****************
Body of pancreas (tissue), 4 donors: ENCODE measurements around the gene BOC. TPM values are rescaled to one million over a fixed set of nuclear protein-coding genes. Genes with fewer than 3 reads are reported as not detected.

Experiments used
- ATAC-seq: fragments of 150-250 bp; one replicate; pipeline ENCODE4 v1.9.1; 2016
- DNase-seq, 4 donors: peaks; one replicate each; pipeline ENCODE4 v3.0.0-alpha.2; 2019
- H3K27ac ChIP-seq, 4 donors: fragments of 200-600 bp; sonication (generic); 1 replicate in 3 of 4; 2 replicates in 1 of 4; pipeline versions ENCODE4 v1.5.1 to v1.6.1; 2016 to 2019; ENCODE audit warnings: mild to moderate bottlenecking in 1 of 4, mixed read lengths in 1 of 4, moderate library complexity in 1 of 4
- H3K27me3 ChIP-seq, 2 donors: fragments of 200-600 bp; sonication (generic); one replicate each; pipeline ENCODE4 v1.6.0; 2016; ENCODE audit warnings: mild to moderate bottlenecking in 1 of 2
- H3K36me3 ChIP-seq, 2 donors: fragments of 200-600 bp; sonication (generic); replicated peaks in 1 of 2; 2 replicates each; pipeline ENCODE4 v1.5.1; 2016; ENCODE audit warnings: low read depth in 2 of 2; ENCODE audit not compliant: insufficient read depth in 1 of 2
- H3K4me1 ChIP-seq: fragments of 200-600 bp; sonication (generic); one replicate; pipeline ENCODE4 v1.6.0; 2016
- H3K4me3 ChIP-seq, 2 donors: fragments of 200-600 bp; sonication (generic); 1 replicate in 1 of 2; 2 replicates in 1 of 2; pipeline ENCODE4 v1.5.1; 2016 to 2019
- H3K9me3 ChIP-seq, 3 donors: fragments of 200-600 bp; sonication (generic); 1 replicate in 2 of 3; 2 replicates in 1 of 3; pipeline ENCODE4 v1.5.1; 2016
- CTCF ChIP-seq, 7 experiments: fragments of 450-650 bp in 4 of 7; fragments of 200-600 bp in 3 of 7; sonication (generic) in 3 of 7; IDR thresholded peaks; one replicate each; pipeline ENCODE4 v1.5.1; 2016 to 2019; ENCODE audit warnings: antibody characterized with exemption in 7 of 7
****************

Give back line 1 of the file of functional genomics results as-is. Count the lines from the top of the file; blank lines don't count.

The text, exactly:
Body of pancreas (tissue), 4 donors: ENCODE measurements around the gene BOC. TPM values are rescaled to one million over a fixed set of nuclear protein-coding genes. Genes with fewer than 3 reads are reported as not detected.